And Monday’s ruling, by a three-member bench of the High Court, found that the special court that issued the sentence was unconstitutional. Several lawyers and analysts have stated that the current government, which includes many Musharraf loyalists, was unlikely to reconstitute the special court for a new trial.
The three judges, in the Punjab city of Lahore, had opined that the case against Mr. Musharraf was politically motivated and that the crimes he was accused of committing — high treason and subverting the Constitution — were ‘a joint offense that cannot be undertaken by a single person’. Hence the former President can not be held solely for the actions including those of government officials.
Mr. Musharraf is 76 years of age, had been accused of subverting the country’s Constitution in 2007–an act, in which he fired much of the judiciary, and imposed a state of emergency in an attempt to block a political any possible opposition movement. That was known as the Lawyers movement—which had greatly weakened him, in the political arena. Which left him with no other option but to resign, in the face of looming impeachment.
when originally announced in December, the death sentence had been seen largely seen as symbolic — the first time in the country’s history that a former military ruler had been held accountable for actions taken while in office. It was futile for Pakistanis to expect that impartial justice would be carried out in a country where the military, has always wielded immense power. Therefore, expectations were rife that the former COAS had to be protected at all costs!
Soon after the former Army c-in-C’s death sentence was announced, the Pakistani Army wasted little time— in criticizing the court verdict and had also called for a legal review. Next, Mr. Musharraf’s legal team had challenged the sentence in the Lahore High Court this month.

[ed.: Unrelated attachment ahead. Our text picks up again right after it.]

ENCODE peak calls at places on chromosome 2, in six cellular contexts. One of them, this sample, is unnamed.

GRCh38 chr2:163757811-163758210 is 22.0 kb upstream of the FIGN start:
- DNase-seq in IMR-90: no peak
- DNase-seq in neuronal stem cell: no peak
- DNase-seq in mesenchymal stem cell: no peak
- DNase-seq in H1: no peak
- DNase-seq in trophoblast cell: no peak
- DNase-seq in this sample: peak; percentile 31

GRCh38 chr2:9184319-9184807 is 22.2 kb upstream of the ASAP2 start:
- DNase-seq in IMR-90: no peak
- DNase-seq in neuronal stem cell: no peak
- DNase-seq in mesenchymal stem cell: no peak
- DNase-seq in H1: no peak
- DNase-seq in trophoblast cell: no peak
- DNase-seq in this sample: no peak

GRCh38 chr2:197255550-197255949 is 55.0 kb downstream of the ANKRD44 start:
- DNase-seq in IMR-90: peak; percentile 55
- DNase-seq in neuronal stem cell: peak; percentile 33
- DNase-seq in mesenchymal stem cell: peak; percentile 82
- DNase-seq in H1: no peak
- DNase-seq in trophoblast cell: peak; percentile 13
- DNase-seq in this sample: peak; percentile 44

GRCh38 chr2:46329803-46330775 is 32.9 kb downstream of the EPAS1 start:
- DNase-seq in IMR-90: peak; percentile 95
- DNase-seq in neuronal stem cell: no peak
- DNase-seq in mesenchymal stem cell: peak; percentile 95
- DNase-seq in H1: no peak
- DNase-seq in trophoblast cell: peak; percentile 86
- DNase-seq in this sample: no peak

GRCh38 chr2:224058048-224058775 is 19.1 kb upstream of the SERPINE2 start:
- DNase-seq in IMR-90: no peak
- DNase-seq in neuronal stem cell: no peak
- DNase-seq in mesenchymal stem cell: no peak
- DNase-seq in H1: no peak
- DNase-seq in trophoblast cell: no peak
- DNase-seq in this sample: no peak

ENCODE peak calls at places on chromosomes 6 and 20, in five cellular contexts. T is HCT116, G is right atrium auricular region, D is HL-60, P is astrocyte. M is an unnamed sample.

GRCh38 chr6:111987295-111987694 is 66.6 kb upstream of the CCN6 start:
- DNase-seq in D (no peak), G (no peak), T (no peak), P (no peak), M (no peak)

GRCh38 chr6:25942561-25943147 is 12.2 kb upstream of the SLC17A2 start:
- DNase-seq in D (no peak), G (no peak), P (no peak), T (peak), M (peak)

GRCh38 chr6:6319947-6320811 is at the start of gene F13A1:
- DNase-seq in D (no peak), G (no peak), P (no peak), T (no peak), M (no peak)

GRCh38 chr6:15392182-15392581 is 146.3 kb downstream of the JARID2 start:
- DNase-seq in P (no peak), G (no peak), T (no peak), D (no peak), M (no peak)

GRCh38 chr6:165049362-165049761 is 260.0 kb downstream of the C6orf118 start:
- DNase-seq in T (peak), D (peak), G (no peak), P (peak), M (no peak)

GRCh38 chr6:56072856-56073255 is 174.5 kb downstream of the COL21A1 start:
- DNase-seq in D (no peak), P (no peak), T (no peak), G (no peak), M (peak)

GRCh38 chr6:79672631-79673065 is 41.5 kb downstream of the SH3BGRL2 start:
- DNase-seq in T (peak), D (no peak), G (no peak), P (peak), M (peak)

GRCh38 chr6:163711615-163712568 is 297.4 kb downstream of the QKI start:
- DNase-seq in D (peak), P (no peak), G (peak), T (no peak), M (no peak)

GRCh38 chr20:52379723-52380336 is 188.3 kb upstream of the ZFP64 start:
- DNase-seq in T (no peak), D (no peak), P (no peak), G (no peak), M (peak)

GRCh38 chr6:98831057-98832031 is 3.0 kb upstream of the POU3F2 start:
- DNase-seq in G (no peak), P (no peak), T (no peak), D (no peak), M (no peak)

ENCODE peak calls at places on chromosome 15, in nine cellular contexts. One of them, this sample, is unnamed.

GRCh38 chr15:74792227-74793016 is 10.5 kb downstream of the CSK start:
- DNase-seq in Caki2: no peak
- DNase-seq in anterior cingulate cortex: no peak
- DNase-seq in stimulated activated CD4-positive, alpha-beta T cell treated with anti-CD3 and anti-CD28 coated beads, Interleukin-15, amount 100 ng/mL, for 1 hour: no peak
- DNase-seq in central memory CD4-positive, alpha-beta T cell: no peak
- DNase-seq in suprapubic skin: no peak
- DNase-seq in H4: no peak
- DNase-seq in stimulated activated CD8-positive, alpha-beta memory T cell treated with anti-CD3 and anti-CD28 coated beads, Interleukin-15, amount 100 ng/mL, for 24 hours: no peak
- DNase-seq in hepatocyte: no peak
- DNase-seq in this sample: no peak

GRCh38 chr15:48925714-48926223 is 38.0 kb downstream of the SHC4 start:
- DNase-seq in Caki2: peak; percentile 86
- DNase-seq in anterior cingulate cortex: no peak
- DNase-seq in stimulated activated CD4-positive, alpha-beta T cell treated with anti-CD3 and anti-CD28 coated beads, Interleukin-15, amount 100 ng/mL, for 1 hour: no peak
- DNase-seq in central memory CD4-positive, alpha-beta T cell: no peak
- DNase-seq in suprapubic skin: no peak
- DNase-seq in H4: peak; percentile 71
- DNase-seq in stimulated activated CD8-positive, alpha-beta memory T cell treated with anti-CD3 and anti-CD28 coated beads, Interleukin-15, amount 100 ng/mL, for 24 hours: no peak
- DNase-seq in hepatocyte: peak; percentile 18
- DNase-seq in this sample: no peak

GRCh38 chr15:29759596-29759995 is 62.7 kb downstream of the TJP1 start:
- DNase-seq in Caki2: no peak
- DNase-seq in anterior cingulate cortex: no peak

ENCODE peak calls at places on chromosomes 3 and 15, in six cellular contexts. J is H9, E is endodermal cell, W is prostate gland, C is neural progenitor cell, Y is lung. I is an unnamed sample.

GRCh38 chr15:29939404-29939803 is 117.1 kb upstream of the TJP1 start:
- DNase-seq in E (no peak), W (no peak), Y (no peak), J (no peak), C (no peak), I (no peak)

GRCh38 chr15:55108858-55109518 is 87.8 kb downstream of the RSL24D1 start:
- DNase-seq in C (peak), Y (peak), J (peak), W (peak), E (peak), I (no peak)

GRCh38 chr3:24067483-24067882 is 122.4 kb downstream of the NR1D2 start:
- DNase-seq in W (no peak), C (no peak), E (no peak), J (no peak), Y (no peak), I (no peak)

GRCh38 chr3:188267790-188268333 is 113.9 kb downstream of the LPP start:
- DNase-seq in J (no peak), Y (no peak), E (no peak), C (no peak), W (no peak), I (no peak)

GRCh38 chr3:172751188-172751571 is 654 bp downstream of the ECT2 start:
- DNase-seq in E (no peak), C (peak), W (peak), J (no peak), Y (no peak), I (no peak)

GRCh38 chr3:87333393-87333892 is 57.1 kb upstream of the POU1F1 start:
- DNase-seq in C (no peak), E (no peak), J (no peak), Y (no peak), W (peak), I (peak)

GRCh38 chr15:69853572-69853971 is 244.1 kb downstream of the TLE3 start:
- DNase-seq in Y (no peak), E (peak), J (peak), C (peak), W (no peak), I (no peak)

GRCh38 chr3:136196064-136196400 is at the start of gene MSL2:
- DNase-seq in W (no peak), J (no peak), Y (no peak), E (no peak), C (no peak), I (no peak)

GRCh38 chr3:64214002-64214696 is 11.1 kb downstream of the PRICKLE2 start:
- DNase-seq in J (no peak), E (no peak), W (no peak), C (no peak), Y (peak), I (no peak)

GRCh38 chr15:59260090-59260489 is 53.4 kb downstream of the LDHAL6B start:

The treason trial was initiated in 2013 by the prime minister at the time, Nawaz Sharif, whose earlier government Mr. Musharraf had toppled in a bloodless coup. Today, Musharraf — who is now in Dubai in a self-imposed exile — has claimed that the charges against him were politically motivated.
Mr. Musharraf has also maintained that he was not alone in the imposition of the state of emergency in 2007, and had been aided by senior government and military officials.
He did not appear in the initial proceedings of the treason case, and his security convoy was mysteriously directed to a military hospital before one hearing held in the year 2014. Despite his complaints of chest pains, many had believed that the military was protecting him from prosecution.
Finally, former President Musharraf was allowed to leave the country for medical treatment in 2016, and although he vowed to return and face the legal cases, he was unable to do so.
Coming back to the main story, after the former President Gen Pervez Musharraf was handed a guilty verdict by a Special Court in a treason case and handed the death penalty, it seemed that Pakistan’s all-powerful military was being made accountable for its actions at last.